Korea is an interesting country with many cultural sites and places to visit. This was my second time, which meant that I gave time to travel. The food is outstanding, but I wanted to see more of its past, and the countryside.
I arrived when all the cherry blossoms were bursting into bloom. King cherry blossom trees produce huge bows of heavy and large blossoms, and long branches in some cases reaching the ground. In the morning mountain air, they exude a fragrant scent of lilacs, rose magnolias and almond blossoms. This phenomenon can last as few as three days, because the rain drenching the blossom, causes it to quickly fall allowing new green spring leaves to appear.
After the course, I went with Sarah on a train ride to Busan. Traveling first class we sat in armchairs watching the countryside race by. We were traveling on a bullet train at 315 kilometers an hour to Busan. It was a fantastic trip, and I remember feeling the warmth inside me build up as I knew I was going to see something special.
Busan, is the largest port in South Korea, has a famous fish market and is a place for a sunshine beach holiday. Booking in for two nights, we explored the streets and dined in an incredible fish restaurant, where the chef excelled himself with his exquisite courses. After a good night’s sleep, we set off the next day on a thirteen-hour trip up into the mountains. The views were amazing, and again the cherry blossoms were having a party. We visited temples, the village of Yang Dong, and other places where we tried local street foods, experienced customs, and memorabilia.
Soaking up the atmosphere of the Korean countryside, our long trip included sundown. The late afternoon and evening provided a special treat. For many years I have been writing about the human-horse bond, reading books about it, and visiting museums in my desire to understand why we have such a strong connection to horses. I have always wanted to visit the burial mounds seen across Euro Asia, and especially the well-known tomb in Pazyryk Russia where nomadic Scythians who were the first horseman were buried. Scythian Princes chose to be buried with their revered horses and even servants. The princes’ favorite horses were killed, covered in gold jewelry ready to travel with them to higher places in the next life. In Korea I visited Cheonmachong, a sky horse tomb. This tomb was built in the style of Silla and was said to follow the pattern of a Scytho-Iranian tomb in Pazyryk, Russia. It was amazing to see gold jewelry that archaeologists had found and was made for the prince’s horses.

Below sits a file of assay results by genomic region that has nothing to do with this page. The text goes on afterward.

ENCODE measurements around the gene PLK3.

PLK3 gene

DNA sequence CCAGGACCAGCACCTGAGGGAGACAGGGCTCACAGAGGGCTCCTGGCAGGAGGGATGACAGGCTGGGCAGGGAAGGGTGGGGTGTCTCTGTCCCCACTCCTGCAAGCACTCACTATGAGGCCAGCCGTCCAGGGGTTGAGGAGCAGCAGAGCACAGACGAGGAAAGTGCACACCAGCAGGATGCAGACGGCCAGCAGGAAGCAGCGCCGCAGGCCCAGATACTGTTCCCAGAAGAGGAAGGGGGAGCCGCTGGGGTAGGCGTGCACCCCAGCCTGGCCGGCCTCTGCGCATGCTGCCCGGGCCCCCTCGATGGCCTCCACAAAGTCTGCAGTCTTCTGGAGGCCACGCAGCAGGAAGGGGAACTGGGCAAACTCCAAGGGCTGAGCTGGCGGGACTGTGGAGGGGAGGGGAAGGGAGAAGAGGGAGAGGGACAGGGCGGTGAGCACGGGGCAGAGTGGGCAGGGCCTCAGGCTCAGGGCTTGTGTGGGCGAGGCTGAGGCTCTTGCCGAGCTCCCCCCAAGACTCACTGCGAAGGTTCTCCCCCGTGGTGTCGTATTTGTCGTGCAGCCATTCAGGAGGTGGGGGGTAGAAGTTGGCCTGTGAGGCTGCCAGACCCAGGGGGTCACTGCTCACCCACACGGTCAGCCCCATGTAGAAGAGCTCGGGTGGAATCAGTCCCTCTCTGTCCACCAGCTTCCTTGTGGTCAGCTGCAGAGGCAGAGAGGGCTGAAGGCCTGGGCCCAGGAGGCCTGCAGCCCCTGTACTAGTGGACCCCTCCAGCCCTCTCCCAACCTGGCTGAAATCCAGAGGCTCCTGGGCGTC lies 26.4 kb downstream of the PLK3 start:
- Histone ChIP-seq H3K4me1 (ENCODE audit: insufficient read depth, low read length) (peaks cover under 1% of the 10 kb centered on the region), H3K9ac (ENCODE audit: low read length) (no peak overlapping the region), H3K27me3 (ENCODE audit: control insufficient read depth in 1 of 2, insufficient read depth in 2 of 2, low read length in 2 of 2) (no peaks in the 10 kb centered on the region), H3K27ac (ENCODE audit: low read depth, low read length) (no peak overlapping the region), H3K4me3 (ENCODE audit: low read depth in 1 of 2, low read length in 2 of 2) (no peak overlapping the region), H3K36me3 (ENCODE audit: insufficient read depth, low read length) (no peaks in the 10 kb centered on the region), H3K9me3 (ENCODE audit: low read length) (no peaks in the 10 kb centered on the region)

Afterwards, and it was now dark, we arrived at Gyeongju, Donggung Palace, Wolji-Pond, Anapji. King Munmu from the Silla dynasty had built this palace in 54BCE for rest and peace in between the times when he was at war. He was one of the two kings in Korean history that achieved unification, something that is sought after till today. Today, Donggung Palace is the only restored remains of the original palace which was destroyed by the Goryeo dynasty (918-1392).
Sarah and I were lucky as we missed the huge crowds that are known to visit this palace, so we enjoyed its magnificence and night peace. Standing at the far side of the lake looking back at the flood lit palace, my imagination allowed me to think of King Munmu, and the original palace he had built to suit his glorious lifestyle. He had chosen a theme for his home. The buildings and surrounds had shapes and colors that connected to his love of water. The gardens, trees and flowers appeared to have equal parts and value. It was like a bouquet of flowers. King Mumu maintained the overall look of his arrangement, by whom he invited to Donggung Palace.
Next, I went to Taiwan